The poem is called “Annunciation.” You can find it in a lovely book called A Pentecost of Finches, written by Robert Siegel.
She didn’t notice at first the air had changed.
She didn’t, because she had no expectation
except the moment and what she was doing, absorbed
in it without the slightest reservation.
Things grew brighter, more distinct, themselves,
in a way beyond explaining. This was her home,
yet somehow things grew more homelike. Jars on the shelves
gleamed sharply: tomatoes, peaches, even the crumbs
on the table grew heavy with meaning and a sure repose
as if they were forever. When at last she saw
from the corner of her eye the gold fringe of his robe
she felt no fear, only a glad awe,
the Word already deep inside her as she replied
yes to that she’d chosen all her life.
I love this poem and read it often, not just at Advent. I sense Mary as a person who fills the space she occupies with intention. She seems at home and on task, yet aware enough to realize when something is different. It seems to me Mary must have had gifts of personhood, presence, and practice that left her unafraid and open, perhaps, even to glimpses of the holy.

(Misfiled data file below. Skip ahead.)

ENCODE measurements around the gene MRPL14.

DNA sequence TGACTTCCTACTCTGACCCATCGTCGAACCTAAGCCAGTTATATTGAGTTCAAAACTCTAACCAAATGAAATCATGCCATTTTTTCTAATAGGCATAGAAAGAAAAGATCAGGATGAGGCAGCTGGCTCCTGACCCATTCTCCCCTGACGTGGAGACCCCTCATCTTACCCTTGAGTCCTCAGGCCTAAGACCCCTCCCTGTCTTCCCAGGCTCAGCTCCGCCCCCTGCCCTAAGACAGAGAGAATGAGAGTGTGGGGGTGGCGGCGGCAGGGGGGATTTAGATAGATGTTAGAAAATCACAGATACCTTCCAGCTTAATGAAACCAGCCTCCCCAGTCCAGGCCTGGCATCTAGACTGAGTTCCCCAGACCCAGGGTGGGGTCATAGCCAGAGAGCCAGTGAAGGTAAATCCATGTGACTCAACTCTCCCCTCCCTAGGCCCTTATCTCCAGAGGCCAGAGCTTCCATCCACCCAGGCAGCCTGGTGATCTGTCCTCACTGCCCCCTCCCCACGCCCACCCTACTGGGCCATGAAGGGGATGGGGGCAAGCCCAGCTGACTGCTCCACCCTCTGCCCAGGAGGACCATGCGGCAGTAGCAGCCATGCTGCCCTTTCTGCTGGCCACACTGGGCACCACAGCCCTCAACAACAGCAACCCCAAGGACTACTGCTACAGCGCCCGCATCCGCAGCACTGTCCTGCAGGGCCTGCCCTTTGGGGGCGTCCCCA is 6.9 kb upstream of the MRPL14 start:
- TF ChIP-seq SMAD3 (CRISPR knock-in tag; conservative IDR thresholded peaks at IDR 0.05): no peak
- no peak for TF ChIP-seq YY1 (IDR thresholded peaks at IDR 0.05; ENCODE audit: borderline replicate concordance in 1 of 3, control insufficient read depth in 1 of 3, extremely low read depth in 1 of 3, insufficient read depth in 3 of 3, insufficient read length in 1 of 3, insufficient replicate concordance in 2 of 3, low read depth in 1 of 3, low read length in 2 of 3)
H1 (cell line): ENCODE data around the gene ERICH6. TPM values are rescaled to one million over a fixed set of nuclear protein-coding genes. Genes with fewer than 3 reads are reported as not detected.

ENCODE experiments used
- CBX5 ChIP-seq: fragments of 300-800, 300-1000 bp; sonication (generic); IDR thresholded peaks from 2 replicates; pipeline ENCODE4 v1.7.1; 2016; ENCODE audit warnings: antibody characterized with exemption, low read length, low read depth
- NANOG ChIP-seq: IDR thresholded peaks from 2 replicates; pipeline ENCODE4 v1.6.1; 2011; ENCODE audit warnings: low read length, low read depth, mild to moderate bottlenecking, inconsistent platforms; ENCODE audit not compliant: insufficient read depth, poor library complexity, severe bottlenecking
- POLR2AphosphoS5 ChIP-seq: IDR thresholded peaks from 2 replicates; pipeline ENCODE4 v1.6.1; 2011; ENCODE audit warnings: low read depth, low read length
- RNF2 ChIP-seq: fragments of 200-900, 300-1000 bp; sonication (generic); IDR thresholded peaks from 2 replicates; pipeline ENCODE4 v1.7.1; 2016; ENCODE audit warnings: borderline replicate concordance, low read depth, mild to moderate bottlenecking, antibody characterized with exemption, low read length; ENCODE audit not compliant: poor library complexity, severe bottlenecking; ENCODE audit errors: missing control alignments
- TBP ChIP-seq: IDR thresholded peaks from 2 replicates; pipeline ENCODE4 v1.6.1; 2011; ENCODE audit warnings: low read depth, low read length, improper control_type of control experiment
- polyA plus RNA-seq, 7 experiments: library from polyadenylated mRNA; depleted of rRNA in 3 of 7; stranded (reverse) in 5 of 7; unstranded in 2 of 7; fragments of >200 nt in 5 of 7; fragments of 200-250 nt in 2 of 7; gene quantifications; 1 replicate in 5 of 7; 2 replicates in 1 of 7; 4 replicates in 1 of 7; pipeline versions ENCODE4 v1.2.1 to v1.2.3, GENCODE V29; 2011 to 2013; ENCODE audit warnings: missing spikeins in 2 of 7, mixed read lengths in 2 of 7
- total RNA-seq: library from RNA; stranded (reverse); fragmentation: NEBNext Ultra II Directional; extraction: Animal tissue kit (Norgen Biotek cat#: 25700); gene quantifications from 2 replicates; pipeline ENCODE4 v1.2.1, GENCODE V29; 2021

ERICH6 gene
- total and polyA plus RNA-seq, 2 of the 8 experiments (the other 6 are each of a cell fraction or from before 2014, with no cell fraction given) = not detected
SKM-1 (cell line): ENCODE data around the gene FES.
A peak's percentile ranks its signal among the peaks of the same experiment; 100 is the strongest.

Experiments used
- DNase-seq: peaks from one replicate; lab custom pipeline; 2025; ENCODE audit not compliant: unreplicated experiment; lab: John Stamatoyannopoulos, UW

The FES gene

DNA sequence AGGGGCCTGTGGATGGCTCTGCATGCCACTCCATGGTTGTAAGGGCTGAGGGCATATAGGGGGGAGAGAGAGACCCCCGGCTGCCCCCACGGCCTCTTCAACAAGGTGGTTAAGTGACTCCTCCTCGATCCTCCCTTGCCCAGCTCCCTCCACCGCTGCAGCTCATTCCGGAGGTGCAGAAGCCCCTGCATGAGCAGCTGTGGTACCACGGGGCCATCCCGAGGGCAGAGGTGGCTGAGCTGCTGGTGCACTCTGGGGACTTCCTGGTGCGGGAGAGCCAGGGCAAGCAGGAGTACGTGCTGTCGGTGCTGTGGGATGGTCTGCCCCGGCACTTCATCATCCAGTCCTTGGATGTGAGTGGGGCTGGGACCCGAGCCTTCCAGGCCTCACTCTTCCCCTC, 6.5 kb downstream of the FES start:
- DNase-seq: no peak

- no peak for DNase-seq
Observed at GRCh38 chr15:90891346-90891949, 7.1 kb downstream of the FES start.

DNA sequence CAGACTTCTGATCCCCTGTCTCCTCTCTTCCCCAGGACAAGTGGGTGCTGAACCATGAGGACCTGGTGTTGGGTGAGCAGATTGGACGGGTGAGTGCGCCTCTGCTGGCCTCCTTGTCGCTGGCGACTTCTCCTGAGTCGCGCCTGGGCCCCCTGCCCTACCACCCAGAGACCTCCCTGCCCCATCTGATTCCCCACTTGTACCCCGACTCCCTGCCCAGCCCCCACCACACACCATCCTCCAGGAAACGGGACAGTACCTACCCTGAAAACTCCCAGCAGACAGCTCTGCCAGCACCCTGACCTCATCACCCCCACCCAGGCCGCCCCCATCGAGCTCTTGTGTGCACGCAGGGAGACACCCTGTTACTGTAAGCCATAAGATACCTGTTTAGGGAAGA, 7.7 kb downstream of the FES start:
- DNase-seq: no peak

The season of Advent brings an invitation and encouragement to us to grow more attentive for the presence of God. It comes to jolt us out of our complacency and to nurture us beyond life’s frenzy, fears, and preoccupations, to create space within person and community for healing and joy where struggles and sadness have been.
We will know Advent is doing its work as we awaken again to God’s visions and embrace of God’s love, mercy, and justice, not just for us, but for everyone.
We will know Advent is working when glimpses of the holy are followed by trustful imaginings of God’s presence always near, bringing visions of the Kingdom of God’s love coming true.